By Lahne Mattas-Curry
It’s been raining for what seems like weeks straight this summer. Each day as I leave the office, it’s not unusual for the skies to open up and let loose a torrential downpour. I have watched many people struggle to find their umbrellas in their bags or skip over the water pooling around street corners while running to the metro. While Washington, D.C., is one of the most beautiful cities in the country, when it rains, you just can’t escape the water flowing rapidly across the pavement and other impervious surfaces that make up our nation’s capital. Interested in water research, I wondered, “How much water actually runs off into the Potomac and the Anacostia rivers during each rainfall?”
Now, thanks to EPA scientist Lew Rossman, we can measure runoff amounts for specific locations. After answering some questions about a particular site, such as percent of impervious surfaces and soil composition, Rossman’s National Stormwater Calculator can estimate the amount of runoff and inform decisions about how to reduce runoff. The Calculator is a tool that can help developers, urban planners, landscapers, and other professionals determine what green infrastructure elements could best reduce the runoff.
Adding green infrastructure (we’ve talked a lot about green infrastructure here and here) is both environmentally and economically beneficial. From trees and plants to green roofs, rain barrels, and cisterns, these changes can help decrease the amount of pollutants threatening our waterways. With heavy rains increasing and continued development, runoff has become one of the fastest growing sources of water pollution around the country.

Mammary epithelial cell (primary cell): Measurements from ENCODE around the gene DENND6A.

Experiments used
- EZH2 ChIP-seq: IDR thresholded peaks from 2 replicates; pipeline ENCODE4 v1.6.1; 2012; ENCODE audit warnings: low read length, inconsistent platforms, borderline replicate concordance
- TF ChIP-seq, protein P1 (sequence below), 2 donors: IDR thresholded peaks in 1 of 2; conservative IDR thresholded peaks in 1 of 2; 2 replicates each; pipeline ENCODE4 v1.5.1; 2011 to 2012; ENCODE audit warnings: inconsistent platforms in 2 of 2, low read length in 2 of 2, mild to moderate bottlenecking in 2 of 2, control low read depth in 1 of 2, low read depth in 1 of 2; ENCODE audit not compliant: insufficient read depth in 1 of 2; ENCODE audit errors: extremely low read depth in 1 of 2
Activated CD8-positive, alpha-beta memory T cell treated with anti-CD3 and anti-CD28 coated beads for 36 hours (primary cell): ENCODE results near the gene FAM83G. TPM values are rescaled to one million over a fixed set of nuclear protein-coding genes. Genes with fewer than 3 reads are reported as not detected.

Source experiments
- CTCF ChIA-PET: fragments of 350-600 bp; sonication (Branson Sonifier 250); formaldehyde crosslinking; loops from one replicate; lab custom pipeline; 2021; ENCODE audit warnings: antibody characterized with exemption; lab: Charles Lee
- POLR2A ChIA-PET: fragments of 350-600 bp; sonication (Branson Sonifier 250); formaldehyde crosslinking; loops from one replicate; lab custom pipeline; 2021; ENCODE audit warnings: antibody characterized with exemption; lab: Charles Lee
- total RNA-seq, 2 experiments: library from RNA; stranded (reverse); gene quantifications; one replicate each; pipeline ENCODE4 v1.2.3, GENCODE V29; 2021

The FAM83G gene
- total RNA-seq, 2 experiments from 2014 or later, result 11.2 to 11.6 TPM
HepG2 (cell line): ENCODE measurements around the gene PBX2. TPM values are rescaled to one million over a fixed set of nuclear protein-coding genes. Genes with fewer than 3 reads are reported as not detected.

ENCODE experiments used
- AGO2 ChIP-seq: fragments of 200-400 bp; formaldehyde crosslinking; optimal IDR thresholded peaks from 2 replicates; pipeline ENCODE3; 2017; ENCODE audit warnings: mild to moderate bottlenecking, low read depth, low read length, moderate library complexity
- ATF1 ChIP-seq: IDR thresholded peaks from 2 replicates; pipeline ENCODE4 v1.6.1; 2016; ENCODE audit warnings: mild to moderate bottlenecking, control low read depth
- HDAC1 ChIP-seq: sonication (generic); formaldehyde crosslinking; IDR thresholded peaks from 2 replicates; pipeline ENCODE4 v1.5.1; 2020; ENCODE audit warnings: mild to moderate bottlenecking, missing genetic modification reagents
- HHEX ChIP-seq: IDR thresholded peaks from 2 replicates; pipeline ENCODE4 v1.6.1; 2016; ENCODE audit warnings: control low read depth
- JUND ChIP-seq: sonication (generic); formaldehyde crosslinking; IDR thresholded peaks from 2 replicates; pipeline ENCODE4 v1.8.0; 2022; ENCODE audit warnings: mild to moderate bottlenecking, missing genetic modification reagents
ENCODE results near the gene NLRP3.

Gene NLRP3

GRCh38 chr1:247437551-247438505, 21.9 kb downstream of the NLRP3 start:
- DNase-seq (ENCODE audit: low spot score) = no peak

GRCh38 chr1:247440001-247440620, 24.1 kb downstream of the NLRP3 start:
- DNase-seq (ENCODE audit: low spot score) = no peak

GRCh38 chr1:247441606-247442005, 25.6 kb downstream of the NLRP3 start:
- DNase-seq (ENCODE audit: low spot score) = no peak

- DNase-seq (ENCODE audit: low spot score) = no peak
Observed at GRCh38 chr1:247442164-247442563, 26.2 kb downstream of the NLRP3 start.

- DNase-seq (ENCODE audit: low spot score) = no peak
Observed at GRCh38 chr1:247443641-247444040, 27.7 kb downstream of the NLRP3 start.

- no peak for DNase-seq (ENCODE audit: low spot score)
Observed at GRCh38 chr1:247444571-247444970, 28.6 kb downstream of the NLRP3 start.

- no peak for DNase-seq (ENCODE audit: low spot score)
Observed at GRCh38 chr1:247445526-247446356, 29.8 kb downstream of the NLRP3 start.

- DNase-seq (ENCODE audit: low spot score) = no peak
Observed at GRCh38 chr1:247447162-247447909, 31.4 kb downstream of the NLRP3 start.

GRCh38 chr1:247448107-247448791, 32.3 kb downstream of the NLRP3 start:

The Calculator is just phase I of the Stormwater Calculator and Climate Assessment Tool package announced in the President’s Climate Action Plan in June. An update to the Calculator will be released at the end of this year that links to several future climate scenarios.
You can access the National Stormwater Calculator here: http://www.epa.gov/nrmrl/wswrd/wq/models/swc/
About the Author: Lahne Mattas-Curry works with EPA’s Safe and Sustainable Water Resources Program and is a frequent “Around the Water Cooler” contributor. Besides playing in puddles after a rain, she spends a lot of time adding plants to her rain garden to reduce the runoff, and quite frankly, add beauty and value, to her own property.